The Ballad of Buster Scruggs by the Cohen brothers is a disjointed absurdist romp through a wild wild west that is as funny as it is violent.
I am giant Coen brothers fan. Blood Simple is a masterpiece and Raising Arizona is one of the absurdly funny films of modern cinema. So it was a strange experience, finishing The Ballad of Buster Scruggs—their first film for Netflix—and coming away disappointed.
The Ballad of Buster Scruggs is a weird anthology film, made up of six stories that vary in length – all set in the days of a lawless west. Because of this anthology format, the stories that the legendary directing duo decide to tell, are fun—and often hilarious—but also disjointed and cold.
If you read about the production of the film, this disjointed feeling makes sense, given that the Coens originally tapped Scruggs as an episodic series. But seeing that Netflix is marketing this and a few other films (Roma, Outlaw King) as prestige, Oscar bait, I suppose it makes sense that it’s been chopped down to a two-hour journey.
Dusty violence with a singsong twang
The film begins with the titular Buster Scruggs, singing his way across the open plain and breaking the fourth wall – addressing the audience in a way that feels very Coen-esque. Scruggs is beautiful, as a character and a film. Longtime character actor Tim Blake Nelson, who plays Scruggs, brings a sweet innocence to the character. From his spotless white button up, to the lilt in which he addresses rough-looking bar patrons, everything about Scruggs is unassuming.
That is until he starts murdering everyone in sight. And it’s here where the classic Coen atmosphere comes to life. Amidst the beautiful landscapes and sun drenched colour palette, is the violence that borderlines on the absurd. The various duels that take place are from 80 feet away – and of course Scruggs has perfect aim. It’s hard not to laugh when Nelson is able to shoot down six men before one is able to reach for his gun.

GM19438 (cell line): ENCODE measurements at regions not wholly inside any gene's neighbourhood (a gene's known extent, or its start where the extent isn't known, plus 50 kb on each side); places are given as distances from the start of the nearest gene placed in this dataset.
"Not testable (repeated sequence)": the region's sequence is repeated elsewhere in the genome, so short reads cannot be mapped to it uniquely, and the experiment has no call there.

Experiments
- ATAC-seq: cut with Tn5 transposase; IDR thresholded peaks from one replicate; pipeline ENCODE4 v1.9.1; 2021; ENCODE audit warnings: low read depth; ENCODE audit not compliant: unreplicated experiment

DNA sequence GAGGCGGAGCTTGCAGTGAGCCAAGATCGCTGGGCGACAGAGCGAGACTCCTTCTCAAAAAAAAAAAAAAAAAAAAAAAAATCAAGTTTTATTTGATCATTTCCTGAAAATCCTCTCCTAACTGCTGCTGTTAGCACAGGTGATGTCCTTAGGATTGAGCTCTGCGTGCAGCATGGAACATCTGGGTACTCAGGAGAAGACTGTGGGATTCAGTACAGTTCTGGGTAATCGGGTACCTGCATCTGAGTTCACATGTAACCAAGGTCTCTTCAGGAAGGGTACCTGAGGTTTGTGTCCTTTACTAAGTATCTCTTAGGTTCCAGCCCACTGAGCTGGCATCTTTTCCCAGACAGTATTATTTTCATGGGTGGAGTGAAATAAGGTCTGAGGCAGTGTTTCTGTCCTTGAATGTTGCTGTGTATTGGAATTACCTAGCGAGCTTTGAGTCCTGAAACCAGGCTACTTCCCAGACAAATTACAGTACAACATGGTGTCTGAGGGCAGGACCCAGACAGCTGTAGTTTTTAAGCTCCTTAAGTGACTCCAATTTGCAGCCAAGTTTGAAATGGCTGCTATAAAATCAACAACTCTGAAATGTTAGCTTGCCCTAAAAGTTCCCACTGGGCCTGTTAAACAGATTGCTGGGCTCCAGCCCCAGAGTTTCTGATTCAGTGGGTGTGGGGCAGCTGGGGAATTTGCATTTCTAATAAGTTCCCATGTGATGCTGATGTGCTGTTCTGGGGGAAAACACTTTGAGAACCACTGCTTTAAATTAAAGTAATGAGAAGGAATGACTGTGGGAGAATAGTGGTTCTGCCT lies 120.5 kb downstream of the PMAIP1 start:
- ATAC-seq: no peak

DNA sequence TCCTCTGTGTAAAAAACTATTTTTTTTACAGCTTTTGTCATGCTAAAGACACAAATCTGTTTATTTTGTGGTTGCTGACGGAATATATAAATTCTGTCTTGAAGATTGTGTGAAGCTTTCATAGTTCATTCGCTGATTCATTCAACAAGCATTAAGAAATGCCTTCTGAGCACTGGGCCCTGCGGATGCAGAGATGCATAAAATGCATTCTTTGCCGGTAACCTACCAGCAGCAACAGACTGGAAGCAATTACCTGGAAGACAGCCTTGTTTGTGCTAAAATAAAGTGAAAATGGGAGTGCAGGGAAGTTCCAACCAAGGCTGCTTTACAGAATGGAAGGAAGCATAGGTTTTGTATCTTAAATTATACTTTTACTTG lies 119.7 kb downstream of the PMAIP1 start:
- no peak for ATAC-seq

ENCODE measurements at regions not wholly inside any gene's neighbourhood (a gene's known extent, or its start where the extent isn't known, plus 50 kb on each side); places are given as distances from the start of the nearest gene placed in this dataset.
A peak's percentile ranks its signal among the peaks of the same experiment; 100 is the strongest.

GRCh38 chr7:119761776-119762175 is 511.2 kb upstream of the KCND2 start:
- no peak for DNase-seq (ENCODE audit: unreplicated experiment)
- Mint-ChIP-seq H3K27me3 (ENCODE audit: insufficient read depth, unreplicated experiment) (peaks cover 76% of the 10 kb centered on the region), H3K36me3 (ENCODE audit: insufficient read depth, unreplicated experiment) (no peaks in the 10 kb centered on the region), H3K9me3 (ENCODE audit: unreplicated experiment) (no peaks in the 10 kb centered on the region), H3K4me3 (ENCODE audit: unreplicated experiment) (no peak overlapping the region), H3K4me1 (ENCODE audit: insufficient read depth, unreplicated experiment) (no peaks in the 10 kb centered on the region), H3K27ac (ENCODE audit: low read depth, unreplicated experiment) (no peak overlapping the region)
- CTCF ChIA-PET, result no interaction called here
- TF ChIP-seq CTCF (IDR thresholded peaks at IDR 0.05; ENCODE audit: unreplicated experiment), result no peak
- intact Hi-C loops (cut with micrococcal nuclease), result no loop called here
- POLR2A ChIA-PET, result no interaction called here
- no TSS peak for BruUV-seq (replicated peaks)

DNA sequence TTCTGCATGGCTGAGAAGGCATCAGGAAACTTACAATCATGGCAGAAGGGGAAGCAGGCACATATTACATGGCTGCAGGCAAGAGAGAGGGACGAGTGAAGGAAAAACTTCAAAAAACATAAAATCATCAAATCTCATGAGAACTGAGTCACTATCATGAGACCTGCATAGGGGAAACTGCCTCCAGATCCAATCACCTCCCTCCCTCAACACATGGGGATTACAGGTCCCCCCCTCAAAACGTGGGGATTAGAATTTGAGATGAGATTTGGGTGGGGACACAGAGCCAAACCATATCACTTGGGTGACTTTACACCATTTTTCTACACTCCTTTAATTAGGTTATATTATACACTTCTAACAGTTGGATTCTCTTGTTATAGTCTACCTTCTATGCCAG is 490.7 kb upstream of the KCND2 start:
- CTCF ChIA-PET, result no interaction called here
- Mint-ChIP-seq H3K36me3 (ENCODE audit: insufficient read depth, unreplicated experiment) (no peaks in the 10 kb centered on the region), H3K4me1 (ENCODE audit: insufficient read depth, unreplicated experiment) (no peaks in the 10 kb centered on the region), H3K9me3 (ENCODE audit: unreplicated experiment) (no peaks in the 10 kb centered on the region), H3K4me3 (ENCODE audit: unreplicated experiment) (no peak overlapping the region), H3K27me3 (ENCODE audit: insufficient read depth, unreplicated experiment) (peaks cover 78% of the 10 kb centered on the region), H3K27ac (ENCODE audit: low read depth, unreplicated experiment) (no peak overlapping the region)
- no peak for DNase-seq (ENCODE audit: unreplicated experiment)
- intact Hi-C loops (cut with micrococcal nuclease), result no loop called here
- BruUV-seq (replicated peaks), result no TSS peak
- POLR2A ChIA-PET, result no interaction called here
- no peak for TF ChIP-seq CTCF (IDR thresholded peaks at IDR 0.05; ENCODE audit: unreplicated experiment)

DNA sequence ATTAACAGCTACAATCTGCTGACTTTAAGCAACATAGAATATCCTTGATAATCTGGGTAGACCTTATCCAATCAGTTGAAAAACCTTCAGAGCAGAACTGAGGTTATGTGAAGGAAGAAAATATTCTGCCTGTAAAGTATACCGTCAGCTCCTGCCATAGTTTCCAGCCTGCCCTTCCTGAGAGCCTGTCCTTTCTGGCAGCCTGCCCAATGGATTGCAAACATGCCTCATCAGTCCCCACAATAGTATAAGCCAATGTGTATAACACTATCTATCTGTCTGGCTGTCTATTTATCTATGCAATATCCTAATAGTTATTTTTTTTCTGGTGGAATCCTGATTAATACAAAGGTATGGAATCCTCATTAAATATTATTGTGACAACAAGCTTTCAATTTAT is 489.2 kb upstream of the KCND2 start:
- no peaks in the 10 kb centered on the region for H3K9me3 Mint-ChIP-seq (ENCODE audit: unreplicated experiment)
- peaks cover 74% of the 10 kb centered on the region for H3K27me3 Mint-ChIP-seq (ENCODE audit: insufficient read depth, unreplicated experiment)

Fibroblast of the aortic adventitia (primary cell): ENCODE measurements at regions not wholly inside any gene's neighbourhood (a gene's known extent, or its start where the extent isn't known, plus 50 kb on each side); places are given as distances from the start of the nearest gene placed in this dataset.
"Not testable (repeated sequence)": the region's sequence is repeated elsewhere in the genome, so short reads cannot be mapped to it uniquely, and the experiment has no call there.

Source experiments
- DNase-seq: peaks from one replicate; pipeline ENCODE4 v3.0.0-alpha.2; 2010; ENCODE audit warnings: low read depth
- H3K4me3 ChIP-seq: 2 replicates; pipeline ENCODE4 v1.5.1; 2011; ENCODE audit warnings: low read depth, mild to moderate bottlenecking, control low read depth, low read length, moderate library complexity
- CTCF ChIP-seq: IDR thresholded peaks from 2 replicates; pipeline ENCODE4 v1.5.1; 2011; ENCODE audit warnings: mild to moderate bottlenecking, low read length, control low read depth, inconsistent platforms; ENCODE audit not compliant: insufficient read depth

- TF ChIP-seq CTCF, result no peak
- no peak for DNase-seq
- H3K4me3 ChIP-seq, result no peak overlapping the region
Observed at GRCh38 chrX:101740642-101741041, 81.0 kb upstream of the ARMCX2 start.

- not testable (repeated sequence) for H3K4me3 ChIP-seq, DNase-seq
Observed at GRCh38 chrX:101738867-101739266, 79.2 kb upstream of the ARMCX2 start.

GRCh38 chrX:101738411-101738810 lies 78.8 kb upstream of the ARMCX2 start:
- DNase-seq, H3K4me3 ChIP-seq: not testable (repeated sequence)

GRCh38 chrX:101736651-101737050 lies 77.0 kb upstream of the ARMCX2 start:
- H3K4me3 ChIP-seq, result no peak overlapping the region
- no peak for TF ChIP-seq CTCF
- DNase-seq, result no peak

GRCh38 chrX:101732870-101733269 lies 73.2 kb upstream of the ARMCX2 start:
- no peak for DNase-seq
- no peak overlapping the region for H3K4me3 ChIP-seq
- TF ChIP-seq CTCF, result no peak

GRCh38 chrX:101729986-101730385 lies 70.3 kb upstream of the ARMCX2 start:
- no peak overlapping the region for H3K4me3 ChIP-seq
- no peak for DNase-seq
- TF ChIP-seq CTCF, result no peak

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Wandering narratives uneven in pace
There are a few different types of Coen brothers films and they all border on the absurd. Whole books have been written about the duo and their style of writing and directing so I won’t go to in-depth here. But Scruggs is a mix of the absurdist comedy that permeates throughout most of their films, mixed with the ultra violence that punctuates their visuals.
The first and last stories in the film are the longest, acting as bookends if you will. The other four are shorter and alarmingly so. For example, there’s one vignette with James Franco robbing a bank in the middle of nowhere. Of course things go hilariously wrong and suddenly he’s facing a bank manager wearing pots and pans as armour. It’s probably the shortest of the bunch and it felt a little pointless.
My favourite of the six narratives is “All Gold Canyon” featuring a Tom Waits that’s both surprising and emotionally resonant. Waits is a gold prospector working what seems to be the Yosemite valley. What begins as a lonely and beautiful experience quickly devolves into violent absurdity – because of course.
Then there’s “The Girl Who Got Rattled,” which deals with a band of settlers making their way across the midwest for California. The story focuses on Zoe Kazan’s Alice Longabaugh and the trial and tribulations she goes through. It combines everything we love about Coen brothers filmmaking. It also seems like a final note to the Scruggs story, but it’s not the final story which is a tad disheartening.
Beautiful and lonely vistas
With Bruno Delbonnel helming cinematography, the Coens have once again crafted a beautiful looking film. It’s breathtaking really, and maintains that sense of cartoonish-ness that permeates throughout the rest of the film. There’s no way the west ever looked this good and the way Scruggs is shot, the Coens know this.
Colours pop off the screen and everything is vivid. The Coens have always been masters at visual storytelling and that’s certainly the case with Scruggs. The film looks so good in fact, that I wanted to spend more time in the worlds they’ve created, which is another reason why I wish this was a Netflix series instead of a two-hour jaunt through the Coen’s “best of” repertoire.
Overall, The Ballad of Buster Scruggs is a good entry in the Coen brothers filmography, but a disjointed feeling holds it back from being one of their greats.
By Devin Jones